Starlight, star bright, first star I see tonight.
The power went out for awhile today, so I haven’t had as much time to write a blog post as usual. It’s kind of odd that after last night’s Earth Hour, which I passed playing Yahtzee by candlelight, that we would spend some time in the dark this afternoon. I suppose the city of Hamilton was catching up with the many people who have embraced this symbolic event. Fortunately, it was a beautiful sunny afternoon so I was able to go outside.
Speaking of Earth Hour, the newspaper suggested going outside to gaze at the stars during the hour. Since the street lights remained on, unlike during the great blackout of 2003, the light pollution still made the sky a bright mess. It was also a partly cloudy night, so there was little for the average person to enjoy. Although I have grown up in the city I absolutely hate the fact that I can only see a handful of stars at night. I long for a time when the full majesty of the sky is available to me. I am far from the first person to make a plea for reclaiming the darkness. There are obvious pros and cons to making that kind of drastic change to urban life. I know that at least one city in Ontario has changed their by-laws concerning outdoor lighting. They require that any external light is diffused in such a way that it doesn’t send any light upwards. I’m sure there is a very expensive proposition, but it definitely makes for happy astronomers. The night sky can be a major source of inspiration for children and dreamers alike. I think its time that as a society we gave those in the inner city a chance to flex their imaginations.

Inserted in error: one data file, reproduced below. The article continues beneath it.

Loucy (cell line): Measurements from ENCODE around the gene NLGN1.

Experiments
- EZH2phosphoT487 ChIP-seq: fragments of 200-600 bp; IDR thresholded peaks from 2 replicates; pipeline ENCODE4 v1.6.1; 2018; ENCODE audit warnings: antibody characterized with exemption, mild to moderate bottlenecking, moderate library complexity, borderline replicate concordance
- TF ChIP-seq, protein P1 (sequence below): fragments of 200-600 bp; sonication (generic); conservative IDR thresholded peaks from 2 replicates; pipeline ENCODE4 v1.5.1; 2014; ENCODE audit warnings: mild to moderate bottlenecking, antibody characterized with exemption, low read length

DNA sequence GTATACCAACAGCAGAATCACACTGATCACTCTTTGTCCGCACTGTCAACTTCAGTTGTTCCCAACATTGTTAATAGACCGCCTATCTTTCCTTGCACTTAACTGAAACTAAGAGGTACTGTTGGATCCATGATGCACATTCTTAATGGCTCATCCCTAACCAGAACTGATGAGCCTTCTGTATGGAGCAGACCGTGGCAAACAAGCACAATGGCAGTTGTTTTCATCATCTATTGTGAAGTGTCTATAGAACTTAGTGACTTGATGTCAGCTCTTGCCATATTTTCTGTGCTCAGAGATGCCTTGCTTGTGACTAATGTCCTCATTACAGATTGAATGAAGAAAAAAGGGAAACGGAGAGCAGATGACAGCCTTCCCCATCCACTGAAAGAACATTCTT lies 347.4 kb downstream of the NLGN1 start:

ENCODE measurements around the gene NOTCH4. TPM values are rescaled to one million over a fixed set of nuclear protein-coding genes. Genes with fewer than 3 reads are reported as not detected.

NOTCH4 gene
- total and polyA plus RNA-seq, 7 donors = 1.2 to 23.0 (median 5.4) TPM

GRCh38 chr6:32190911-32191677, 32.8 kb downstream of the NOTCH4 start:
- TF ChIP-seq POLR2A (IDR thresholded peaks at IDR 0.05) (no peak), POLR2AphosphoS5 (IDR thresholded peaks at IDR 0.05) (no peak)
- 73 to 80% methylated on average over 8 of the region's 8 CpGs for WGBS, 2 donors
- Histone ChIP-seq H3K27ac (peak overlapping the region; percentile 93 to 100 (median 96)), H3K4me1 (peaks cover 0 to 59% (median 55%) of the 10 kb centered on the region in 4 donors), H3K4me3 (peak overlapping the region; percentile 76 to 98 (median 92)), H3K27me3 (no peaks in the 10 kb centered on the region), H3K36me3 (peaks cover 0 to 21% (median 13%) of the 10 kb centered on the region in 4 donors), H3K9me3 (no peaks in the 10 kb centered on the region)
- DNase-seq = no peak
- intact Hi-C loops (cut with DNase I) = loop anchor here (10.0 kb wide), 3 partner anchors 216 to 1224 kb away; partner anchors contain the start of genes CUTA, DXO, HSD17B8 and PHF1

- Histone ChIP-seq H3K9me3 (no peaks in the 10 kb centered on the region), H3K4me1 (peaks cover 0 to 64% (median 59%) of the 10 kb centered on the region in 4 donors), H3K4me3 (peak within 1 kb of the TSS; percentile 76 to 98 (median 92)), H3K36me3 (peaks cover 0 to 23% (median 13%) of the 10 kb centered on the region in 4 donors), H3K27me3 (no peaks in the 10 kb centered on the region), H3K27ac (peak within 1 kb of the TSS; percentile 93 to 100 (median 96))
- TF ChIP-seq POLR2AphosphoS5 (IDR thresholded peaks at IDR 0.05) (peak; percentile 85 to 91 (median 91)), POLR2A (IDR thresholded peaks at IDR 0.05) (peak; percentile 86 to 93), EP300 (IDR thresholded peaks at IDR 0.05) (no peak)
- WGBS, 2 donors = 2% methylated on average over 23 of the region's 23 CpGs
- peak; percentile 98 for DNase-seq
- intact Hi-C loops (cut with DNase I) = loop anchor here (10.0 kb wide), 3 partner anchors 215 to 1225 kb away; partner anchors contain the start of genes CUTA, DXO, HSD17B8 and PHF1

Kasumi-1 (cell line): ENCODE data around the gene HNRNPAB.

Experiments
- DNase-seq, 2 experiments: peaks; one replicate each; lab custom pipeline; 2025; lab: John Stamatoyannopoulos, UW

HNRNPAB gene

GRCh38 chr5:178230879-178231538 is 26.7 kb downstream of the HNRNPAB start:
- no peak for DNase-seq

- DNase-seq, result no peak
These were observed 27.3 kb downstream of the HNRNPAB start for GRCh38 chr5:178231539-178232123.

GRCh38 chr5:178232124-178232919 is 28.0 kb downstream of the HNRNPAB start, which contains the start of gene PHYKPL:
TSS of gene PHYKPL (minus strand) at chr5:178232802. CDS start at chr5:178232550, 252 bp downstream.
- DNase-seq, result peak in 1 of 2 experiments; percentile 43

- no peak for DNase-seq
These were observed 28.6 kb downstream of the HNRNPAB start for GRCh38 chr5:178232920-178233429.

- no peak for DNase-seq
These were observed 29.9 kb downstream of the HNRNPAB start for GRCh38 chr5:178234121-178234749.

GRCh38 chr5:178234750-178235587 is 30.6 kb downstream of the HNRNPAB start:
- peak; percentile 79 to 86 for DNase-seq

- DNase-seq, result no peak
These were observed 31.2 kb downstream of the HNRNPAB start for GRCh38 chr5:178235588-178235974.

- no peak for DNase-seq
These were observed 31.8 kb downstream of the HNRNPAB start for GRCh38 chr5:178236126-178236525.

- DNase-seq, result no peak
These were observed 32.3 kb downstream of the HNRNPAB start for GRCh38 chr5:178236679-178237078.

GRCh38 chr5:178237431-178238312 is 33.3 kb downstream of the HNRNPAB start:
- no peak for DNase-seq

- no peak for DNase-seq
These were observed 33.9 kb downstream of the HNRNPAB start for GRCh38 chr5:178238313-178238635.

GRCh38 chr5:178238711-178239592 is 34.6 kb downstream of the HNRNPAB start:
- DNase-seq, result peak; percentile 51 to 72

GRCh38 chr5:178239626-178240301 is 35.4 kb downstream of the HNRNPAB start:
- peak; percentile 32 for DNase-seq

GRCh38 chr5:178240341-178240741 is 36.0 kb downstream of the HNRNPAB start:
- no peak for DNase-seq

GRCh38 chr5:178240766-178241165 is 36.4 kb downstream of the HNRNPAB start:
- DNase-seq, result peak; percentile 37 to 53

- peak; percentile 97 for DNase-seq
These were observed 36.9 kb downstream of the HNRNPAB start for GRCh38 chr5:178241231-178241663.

In other news, I had an interesting chat the other day about my vision for The Alder Fork. I brought up the fact that I laid out my plans both on the blog and during an episode of the podcast. Perhaps someday in the next week or so I will sit down and really sort this whole thing out. I have a lot of wild ideas, and this is one I’d like to work with for awhile.